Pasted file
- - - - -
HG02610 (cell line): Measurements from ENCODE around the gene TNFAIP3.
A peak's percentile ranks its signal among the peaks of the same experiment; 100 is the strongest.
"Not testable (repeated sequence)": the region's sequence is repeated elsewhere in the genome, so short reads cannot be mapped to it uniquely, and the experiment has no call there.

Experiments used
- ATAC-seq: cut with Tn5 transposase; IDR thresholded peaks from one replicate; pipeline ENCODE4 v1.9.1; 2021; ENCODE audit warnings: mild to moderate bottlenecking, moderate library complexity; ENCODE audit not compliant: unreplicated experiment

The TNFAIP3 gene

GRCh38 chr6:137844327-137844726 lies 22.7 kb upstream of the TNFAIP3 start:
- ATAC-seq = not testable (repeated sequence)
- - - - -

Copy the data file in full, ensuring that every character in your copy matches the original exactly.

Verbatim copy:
HG02610 (cell line): Measurements from ENCODE around the gene TNFAIP3.
A peak's percentile ranks its signal among the peaks of the same experiment; 100 is the strongest.
"Not testable (repeated sequence)": the region's sequence is repeated elsewhere in the genome, so short reads cannot be mapped to it uniquely, and the experiment has no call there.

Experiments used
- ATAC-seq: cut with Tn5 transposase; IDR thresholded peaks from one replicate; pipeline ENCODE4 v1.9.1; 2021; ENCODE audit warnings: mild to moderate bottlenecking, moderate library complexity; ENCODE audit not compliant: unreplicated experiment

The TNFAIP3 gene

GRCh38 chr6:137844327-137844726 lies 22.7 kb upstream of the TNFAIP3 start:
- ATAC-seq = not testable (repeated sequence)